May 11, 2006
Former government official who said ‘no’ to Nixon will speak at commencement
William D. Ruckelshaus, who has had a career in public service that has spanned more than four decades, will be the speaker at the UW’s Commencement exercises June 10 at Husky Stadium.
His service in the federal government began in 1969, when President Richard M. Nixon appointed him assistant attorney general in charge of the Civil Rights Division for the U.S. Department of Justice. When the Environmental Protection Agency was formed in 1970, he was appointed by Nixon to be its first administrator.
In 1973, Nixon appointed him acting director of the Federal Bureau of Investigation and that same year also appointed him deputy attorney general. In an event known as the “Saturday Night Massacre,” Ruckelshaus and Attorney General Elliot Richardson resigned their positions rather than obey an order from Nixon to fire the special prosecutor, Archibald Cox, who was investigating official misconduct by the President and his aides.
“Bill Ruckelshaus defined public service for a generation,” said UW President Mark A. Emmert. “His example of civic mindedness, environmental stewardship, and principled leadership is something with which students today should — and I believe will — resonate. I am delighted he has agreed to help us celebrate our students’ accomplishments at our commencement ceremony.”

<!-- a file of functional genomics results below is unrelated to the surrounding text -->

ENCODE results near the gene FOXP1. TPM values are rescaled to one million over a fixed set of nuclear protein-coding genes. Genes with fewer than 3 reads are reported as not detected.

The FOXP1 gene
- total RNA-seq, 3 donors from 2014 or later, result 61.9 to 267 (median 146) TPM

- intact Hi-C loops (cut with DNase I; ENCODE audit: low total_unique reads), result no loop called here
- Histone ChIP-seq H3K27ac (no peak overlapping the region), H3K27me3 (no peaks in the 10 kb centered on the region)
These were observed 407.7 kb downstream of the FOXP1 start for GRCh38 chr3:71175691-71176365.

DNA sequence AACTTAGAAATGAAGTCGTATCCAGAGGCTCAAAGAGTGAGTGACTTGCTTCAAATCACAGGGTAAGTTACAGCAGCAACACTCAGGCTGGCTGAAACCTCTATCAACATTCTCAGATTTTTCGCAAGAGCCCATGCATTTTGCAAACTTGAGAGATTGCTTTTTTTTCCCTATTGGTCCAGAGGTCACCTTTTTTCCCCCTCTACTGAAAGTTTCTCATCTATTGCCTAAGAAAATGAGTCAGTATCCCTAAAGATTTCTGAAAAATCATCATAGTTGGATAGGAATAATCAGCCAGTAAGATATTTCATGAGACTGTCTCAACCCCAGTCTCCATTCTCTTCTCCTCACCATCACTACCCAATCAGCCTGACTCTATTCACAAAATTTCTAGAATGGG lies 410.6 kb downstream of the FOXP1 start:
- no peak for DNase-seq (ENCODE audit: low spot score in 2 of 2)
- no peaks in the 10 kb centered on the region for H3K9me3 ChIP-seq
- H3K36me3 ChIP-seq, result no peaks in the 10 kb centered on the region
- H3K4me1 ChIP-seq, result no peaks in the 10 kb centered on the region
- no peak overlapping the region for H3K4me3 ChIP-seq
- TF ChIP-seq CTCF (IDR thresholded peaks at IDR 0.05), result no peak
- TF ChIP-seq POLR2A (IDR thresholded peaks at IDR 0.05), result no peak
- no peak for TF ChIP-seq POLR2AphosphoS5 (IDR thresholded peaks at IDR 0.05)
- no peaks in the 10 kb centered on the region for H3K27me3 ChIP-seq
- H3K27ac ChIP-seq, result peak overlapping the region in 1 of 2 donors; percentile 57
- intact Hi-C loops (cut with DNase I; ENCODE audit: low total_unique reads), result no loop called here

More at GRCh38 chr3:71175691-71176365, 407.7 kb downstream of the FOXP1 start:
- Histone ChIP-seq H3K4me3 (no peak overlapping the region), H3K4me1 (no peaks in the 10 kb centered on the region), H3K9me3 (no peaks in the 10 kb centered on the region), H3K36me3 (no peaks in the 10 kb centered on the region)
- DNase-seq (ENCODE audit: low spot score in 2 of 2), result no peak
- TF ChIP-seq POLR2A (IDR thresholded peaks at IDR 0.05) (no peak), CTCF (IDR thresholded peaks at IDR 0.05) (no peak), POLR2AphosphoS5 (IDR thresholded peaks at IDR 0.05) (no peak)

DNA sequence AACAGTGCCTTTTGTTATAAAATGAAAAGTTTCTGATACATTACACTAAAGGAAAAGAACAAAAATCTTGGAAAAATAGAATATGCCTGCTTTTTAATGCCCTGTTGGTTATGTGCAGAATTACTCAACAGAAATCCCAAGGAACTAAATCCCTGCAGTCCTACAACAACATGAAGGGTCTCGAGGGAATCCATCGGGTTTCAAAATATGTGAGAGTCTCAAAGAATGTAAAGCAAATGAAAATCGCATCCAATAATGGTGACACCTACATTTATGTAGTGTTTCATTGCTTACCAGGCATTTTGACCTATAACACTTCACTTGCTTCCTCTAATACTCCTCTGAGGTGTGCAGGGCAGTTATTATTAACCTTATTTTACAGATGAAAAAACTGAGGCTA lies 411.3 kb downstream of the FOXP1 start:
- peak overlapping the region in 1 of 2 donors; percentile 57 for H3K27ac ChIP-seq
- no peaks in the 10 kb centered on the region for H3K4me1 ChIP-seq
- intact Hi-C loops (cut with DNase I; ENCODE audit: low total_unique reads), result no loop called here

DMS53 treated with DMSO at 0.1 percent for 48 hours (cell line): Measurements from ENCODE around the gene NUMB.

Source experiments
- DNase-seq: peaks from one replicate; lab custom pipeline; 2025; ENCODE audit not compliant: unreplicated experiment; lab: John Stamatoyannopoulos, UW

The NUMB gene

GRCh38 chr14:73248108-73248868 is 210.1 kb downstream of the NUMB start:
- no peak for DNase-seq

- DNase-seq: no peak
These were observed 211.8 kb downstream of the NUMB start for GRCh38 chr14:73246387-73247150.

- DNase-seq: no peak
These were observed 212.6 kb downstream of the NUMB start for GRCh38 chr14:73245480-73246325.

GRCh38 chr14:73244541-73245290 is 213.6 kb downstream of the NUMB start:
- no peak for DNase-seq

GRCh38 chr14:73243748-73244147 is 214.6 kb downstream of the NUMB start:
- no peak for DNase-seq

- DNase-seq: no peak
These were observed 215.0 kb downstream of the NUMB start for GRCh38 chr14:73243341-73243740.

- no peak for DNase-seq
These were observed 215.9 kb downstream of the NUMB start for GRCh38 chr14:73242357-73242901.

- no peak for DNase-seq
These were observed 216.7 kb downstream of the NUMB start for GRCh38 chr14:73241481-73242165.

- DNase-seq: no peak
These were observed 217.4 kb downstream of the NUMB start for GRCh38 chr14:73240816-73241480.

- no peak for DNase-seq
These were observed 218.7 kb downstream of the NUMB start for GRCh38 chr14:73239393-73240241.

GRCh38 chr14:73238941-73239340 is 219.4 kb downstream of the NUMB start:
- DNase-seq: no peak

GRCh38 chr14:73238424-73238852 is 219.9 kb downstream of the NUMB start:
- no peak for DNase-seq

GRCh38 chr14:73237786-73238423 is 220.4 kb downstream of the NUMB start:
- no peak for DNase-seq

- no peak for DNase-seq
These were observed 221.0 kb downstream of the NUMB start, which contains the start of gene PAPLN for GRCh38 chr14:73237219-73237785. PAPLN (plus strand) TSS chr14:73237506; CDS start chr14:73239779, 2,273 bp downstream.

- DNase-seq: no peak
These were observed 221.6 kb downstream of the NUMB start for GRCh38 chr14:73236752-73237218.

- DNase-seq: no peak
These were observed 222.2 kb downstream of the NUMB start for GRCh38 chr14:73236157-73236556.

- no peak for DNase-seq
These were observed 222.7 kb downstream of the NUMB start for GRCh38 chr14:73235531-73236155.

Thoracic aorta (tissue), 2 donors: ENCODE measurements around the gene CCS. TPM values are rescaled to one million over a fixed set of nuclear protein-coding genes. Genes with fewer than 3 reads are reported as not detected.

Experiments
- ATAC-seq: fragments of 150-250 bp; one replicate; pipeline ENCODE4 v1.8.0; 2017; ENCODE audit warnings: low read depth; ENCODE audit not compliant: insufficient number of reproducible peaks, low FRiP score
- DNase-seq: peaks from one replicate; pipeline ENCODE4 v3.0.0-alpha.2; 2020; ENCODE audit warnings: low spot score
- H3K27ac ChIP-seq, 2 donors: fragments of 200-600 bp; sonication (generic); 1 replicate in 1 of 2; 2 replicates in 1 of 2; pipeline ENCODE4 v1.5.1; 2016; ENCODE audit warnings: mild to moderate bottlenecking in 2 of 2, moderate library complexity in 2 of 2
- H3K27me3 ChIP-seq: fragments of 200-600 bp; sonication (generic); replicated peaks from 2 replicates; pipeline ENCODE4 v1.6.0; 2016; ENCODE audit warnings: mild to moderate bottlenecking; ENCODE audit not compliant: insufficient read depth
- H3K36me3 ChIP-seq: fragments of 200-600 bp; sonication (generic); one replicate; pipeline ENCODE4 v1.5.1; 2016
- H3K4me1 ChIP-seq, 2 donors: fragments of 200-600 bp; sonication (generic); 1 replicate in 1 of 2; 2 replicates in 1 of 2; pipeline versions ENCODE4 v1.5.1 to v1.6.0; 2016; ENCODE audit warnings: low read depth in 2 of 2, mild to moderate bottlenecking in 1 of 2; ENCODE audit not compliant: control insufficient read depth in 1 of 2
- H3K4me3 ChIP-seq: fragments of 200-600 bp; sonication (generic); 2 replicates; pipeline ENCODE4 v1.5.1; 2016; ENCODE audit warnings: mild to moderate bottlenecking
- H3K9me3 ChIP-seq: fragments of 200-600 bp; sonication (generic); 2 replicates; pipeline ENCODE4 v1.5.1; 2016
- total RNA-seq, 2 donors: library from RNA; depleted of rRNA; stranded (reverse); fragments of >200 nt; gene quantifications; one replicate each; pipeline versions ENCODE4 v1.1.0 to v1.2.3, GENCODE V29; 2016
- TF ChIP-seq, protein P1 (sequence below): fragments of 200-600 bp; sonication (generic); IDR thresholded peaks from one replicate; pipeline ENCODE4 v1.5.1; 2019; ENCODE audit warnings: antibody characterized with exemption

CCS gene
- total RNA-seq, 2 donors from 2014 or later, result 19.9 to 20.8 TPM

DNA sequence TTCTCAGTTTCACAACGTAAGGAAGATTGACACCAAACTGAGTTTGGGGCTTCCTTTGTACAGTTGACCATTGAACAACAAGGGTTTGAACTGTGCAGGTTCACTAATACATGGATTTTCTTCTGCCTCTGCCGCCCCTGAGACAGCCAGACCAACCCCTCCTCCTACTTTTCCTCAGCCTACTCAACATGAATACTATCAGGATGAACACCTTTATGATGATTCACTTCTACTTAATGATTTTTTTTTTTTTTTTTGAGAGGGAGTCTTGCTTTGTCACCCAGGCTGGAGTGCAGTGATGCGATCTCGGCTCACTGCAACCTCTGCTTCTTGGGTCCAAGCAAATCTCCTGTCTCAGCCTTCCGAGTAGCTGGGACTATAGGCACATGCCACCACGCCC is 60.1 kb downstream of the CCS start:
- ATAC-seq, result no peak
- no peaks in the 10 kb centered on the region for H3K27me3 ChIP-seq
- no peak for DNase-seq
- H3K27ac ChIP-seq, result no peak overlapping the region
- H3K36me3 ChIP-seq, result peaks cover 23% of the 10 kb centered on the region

Ruckelshaus returned to the private sector and the practice of law, serving as senior partner in the Washington, D.C., law firm of Ruckelshaus Beveridge & Fairbanks. He was with Weyerhaeuser Co. as senior vice president for law and corporate affairs from 1976 to 1983. In 1983, Ruckelshaus was appointed by President Reagan as the fifth EPA administrator, a position he held until 1985, when he joined the Seattle law firm of Perkins Coie. He was CEO of Browning-Ferris Industries from 1988 to 1995 and chairman of its board in 1988-1989.
Ruckelshaus is currently a strategic director in the Madrona Venture Group and a principal in Madrona Investment Group, a Seattle-based investment company.
He also serves on the board of Isilon Systems and TVW. He currently serves as chairman of the Salmon Recovery Funding Board for the state of Washington and was appointed by Gov. Christine Gregoire as co-chairman of the Puget Sound Partnership, a collaborative effort to help restore the health of Puget Sound. The presidents of UW and WSU in 2004 appointed him to be the chair of the new WSU-UW Policy Consensus Center, a joint effort aimed at contributing university talents to the resolution of difficult public policy issues.
He has served as a director of several corporations, including Cummins Engine Co., Pharmacia Corp., Solutia, Inc., Coinstar, Inc., Vykor, Inc., Nordstrom and Weyerhaeuser Co. From 1983 to 1986 he served on the World Commission on Environment and Development created by the United Nations. From 1997 to 1998 he was the U.S. envoy in implementing the Pacific Salmon Treaty. From 2000 to 2004 he served on the U.S. Commission on Ocean Policy, which was charged with making recommendations to the President and Congress for a coordinated and comprehensive national ocean policy.
The June 10 ceremonies at Husky Stadium start at 2 p.m. The academic procession begins at 1:30. About 4,500 students are expected to participate, with an estimated 35,000 guests attending.